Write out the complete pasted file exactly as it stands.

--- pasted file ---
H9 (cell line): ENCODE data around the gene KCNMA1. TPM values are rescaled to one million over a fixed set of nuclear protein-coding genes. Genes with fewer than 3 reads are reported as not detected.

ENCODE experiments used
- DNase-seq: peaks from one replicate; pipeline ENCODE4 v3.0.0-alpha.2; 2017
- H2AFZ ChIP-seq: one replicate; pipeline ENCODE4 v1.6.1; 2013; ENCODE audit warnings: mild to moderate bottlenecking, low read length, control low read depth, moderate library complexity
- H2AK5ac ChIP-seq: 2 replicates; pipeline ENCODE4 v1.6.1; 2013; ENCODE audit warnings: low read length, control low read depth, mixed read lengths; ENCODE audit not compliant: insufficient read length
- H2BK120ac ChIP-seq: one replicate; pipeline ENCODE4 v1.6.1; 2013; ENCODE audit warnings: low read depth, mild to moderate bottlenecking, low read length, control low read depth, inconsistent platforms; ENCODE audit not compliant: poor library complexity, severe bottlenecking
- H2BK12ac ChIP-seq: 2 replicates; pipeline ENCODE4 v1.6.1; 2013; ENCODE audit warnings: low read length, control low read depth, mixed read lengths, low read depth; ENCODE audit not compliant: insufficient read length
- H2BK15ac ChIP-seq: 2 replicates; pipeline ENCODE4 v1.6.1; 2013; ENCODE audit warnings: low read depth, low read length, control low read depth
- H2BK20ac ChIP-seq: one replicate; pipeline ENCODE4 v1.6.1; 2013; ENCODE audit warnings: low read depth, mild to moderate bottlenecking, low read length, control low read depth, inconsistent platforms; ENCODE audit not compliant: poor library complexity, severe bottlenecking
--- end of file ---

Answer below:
H9 (cell line): ENCODE data around the gene KCNMA1. TPM values are rescaled to one million over a fixed set of nuclear protein-coding genes. Genes with fewer than 3 reads are reported as not detected.

ENCODE experiments used
- DNase-seq: peaks from one replicate; pipeline ENCODE4 v3.0.0-alpha.2; 2017
- H2AFZ ChIP-seq: one replicate; pipeline ENCODE4 v1.6.1; 2013; ENCODE audit warnings: mild to moderate bottlenecking, low read length, control low read depth, moderate library complexity
- H2AK5ac ChIP-seq: 2 replicates; pipeline ENCODE4 v1.6.1; 2013; ENCODE audit warnings: low read length, control low read depth, mixed read lengths; ENCODE audit not compliant: insufficient read length
- H2BK120ac ChIP-seq: one replicate; pipeline ENCODE4 v1.6.1; 2013; ENCODE audit warnings: low read depth, mild to moderate bottlenecking, low read length, control low read depth, inconsistent platforms; ENCODE audit not compliant: poor library complexity, severe bottlenecking
- H2BK12ac ChIP-seq: 2 replicates; pipeline ENCODE4 v1.6.1; 2013; ENCODE audit warnings: low read length, control low read depth, mixed read lengths, low read depth; ENCODE audit not compliant: insufficient read length
- H2BK15ac ChIP-seq: 2 replicates; pipeline ENCODE4 v1.6.1; 2013; ENCODE audit warnings: low read depth, low read length, control low read depth
- H2BK20ac ChIP-seq: one replicate; pipeline ENCODE4 v1.6.1; 2013; ENCODE audit warnings: low read depth, mild to moderate bottlenecking, low read length, control low read depth, inconsistent platforms; ENCODE audit not compliant: poor library complexity, severe bottlenecking